Yet another example of genera present on both the east and west coasts of the United States, but with more species around in the west, the Pacific loon (Gavia pacifica) is one of five loon species you can catch sight of on the other side of the states!
On the east coast, you can get both common (G. immer) and red-throated loons (G. stellata); if you make it up to the far northern and western reaches of the continent, you can add Pacific to that list, plus yellow-billed (G. adamsii) and Arctic (G. arctica) loons. Pretty neat, and an interesting biogeographical phenomenon! This same situation happens with other birds like grouse and alcids, to name a couple.
About the photograph
I actually took this photo while standing waist-deep in water. I was checking out an island in this pond on nest-search because it seemed like a good spot for a loon to nest; lo and behold, this highly-defensive parent surfaced from seemingly nowhere and gave me the good ol’ stink eye! It turns out one of the best ways to find loon nests is to watch the sketchy behavior of the highly-defensive parents.
Sam works studiously at his desk for hours. Every time Castiel walks by Sam is in a different slouched position sometimes with both elbows on the table, a hand in his hair, both hands on his neck, fingers rubbing the back monotonously. His space gets messier each go around and Castiel has to consider the thoughts seemingly keeping Sam’s brow permanently creased. The taller man sighs and hunches further allowing Castiel a better look at the broad expanse of his tired back.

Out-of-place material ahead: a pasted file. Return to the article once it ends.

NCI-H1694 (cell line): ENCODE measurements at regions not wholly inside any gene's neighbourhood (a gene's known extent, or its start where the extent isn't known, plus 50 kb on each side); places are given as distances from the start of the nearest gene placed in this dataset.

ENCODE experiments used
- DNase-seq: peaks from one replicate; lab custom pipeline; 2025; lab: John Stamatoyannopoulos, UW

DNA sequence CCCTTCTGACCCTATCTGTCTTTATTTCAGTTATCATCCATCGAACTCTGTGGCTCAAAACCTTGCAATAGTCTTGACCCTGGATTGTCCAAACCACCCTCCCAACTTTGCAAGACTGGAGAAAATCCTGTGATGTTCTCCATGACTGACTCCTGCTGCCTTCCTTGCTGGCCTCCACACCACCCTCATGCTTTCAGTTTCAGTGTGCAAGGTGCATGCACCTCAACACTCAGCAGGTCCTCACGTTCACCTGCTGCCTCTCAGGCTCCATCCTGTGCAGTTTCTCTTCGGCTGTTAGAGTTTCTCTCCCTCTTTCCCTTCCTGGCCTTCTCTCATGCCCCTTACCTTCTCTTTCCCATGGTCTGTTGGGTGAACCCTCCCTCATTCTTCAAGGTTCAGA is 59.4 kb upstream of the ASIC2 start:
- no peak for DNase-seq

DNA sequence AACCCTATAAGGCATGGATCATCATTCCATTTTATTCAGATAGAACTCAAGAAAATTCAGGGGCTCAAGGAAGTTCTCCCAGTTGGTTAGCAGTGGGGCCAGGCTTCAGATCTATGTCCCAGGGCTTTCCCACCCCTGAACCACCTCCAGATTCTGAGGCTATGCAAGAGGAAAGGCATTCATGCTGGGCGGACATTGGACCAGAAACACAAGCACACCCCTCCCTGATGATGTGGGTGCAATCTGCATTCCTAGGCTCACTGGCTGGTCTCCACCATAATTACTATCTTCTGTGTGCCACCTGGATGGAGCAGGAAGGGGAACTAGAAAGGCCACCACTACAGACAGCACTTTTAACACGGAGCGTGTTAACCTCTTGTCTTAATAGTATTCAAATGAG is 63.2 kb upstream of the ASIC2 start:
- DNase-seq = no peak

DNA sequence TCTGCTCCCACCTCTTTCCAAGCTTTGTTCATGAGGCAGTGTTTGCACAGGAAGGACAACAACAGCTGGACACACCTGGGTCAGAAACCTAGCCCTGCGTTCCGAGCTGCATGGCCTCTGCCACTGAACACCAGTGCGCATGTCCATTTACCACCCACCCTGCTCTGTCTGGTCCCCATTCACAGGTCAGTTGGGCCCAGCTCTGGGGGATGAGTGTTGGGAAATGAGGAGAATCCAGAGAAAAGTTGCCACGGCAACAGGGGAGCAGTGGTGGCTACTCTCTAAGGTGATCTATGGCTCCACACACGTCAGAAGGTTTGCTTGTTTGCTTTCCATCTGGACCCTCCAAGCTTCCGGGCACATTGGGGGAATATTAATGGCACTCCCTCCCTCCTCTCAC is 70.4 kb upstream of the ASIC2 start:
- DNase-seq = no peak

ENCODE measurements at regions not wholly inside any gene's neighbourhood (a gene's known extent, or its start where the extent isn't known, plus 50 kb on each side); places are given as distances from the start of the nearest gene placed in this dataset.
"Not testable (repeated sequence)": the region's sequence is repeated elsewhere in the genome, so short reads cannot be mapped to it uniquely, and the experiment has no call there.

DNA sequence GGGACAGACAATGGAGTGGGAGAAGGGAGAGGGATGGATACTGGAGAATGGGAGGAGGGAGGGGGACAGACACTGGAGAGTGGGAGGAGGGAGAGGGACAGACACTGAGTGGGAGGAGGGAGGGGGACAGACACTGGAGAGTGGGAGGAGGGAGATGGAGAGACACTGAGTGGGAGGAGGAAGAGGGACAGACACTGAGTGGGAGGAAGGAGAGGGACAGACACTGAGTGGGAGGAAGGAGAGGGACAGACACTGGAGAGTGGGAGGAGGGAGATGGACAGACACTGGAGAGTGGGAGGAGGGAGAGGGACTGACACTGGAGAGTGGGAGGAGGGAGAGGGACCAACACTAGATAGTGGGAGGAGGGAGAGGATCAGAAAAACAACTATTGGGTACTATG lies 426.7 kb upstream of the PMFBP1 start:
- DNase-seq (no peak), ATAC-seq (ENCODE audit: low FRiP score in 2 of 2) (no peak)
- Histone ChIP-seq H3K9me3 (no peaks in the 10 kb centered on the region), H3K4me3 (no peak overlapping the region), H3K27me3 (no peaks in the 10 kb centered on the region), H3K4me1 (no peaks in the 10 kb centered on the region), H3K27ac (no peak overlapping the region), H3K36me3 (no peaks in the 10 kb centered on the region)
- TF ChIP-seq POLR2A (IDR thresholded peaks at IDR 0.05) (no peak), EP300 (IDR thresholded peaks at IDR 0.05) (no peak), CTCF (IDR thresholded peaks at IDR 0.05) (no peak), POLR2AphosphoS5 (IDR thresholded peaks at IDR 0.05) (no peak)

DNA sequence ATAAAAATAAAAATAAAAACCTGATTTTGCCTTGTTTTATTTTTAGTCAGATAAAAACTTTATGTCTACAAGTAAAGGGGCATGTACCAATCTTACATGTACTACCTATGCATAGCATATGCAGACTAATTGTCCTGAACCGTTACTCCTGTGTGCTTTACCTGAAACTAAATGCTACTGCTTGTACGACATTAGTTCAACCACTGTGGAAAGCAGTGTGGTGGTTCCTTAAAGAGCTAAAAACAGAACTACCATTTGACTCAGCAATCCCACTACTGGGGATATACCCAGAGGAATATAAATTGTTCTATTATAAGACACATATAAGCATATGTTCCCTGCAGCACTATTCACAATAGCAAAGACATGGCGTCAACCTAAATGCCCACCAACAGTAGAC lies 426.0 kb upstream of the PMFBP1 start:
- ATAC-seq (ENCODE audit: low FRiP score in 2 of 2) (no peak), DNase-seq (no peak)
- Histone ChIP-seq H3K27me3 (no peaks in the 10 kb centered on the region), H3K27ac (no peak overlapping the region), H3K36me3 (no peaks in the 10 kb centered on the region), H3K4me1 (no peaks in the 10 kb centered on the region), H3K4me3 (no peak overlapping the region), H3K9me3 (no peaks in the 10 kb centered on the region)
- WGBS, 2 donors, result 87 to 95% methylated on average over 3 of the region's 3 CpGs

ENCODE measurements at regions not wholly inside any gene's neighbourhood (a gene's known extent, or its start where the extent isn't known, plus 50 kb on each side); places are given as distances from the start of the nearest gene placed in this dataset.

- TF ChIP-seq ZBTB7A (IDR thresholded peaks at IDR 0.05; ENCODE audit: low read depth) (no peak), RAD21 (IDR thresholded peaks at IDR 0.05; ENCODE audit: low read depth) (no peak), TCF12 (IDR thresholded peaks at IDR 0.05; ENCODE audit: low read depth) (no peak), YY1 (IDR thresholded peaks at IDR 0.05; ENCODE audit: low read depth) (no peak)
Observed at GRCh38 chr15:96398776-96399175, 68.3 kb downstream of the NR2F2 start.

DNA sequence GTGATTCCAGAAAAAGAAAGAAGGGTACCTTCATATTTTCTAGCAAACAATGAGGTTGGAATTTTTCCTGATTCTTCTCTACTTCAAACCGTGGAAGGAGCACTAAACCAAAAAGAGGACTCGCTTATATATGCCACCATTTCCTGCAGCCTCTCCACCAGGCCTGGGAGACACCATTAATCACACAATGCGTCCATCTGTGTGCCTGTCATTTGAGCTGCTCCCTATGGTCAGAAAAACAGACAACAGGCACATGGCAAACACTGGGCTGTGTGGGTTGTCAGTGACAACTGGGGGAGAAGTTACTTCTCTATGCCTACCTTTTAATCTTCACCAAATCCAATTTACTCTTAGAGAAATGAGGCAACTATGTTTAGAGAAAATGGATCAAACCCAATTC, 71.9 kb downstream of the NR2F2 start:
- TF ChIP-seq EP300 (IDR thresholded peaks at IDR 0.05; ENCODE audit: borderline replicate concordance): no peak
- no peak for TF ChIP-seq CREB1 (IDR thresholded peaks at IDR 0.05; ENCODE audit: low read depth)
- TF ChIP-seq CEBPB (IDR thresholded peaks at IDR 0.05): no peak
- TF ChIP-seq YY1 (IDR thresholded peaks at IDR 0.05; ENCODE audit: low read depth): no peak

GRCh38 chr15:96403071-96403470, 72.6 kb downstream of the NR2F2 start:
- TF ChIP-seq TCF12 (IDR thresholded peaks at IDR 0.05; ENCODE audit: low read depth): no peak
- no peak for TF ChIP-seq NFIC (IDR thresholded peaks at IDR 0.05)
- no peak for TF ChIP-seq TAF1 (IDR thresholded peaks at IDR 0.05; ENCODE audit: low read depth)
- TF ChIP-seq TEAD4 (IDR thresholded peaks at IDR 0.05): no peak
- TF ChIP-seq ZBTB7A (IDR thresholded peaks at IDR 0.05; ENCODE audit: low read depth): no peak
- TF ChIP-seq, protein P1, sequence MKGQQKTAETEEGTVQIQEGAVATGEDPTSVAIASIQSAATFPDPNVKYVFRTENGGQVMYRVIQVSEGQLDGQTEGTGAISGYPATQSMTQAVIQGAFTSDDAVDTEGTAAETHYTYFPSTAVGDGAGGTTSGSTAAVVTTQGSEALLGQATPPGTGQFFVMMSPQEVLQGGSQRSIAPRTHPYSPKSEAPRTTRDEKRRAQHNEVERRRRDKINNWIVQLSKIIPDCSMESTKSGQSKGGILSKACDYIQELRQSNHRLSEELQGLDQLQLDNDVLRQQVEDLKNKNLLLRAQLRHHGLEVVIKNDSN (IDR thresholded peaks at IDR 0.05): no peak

Castiel is very fond of Sam in this moment working tirelessly, tapping his pencil, biting his lip every so often that he cannot help himself from walking over silently. He doesn’t reach for Sam, doesn’t touch him except to plant a kiss right at the top of his back just under his neck then leaves before he has a chance to see Sam’s look of surprise followed by a shy smile.